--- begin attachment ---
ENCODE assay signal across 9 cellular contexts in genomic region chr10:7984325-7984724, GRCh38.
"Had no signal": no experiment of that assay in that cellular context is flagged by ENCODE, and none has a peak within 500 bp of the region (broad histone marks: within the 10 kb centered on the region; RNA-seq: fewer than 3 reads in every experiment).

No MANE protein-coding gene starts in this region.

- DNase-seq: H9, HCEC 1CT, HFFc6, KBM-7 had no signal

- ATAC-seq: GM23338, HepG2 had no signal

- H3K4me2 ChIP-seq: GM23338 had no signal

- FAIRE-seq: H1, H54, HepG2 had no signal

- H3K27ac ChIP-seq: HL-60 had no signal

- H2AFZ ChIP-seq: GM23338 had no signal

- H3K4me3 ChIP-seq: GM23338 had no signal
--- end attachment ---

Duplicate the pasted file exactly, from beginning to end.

ENCODE assay signal across 9 cellular contexts in genomic region chr10:7984325-7984724, GRCh38.
"Had no signal": no experiment of that assay in that cellular context is flagged by ENCODE, and none has a peak within 500 bp of the region (broad histone marks: within the 10 kb centered on the region; RNA-seq: fewer than 3 reads in every experiment).

No MANE protein-coding gene starts in this region.

- DNase-seq: H9, HCEC 1CT, HFFc6, KBM-7 had no signal

- ATAC-seq: GM23338, HepG2 had no signal

- H3K4me2 ChIP-seq: GM23338 had no signal

- FAIRE-seq: H1, H54, HepG2 had no signal

- H3K27ac ChIP-seq: HL-60 had no signal

- H2AFZ ChIP-seq: GM23338 had no signal

- H3K4me3 ChIP-seq: GM23338 had no signal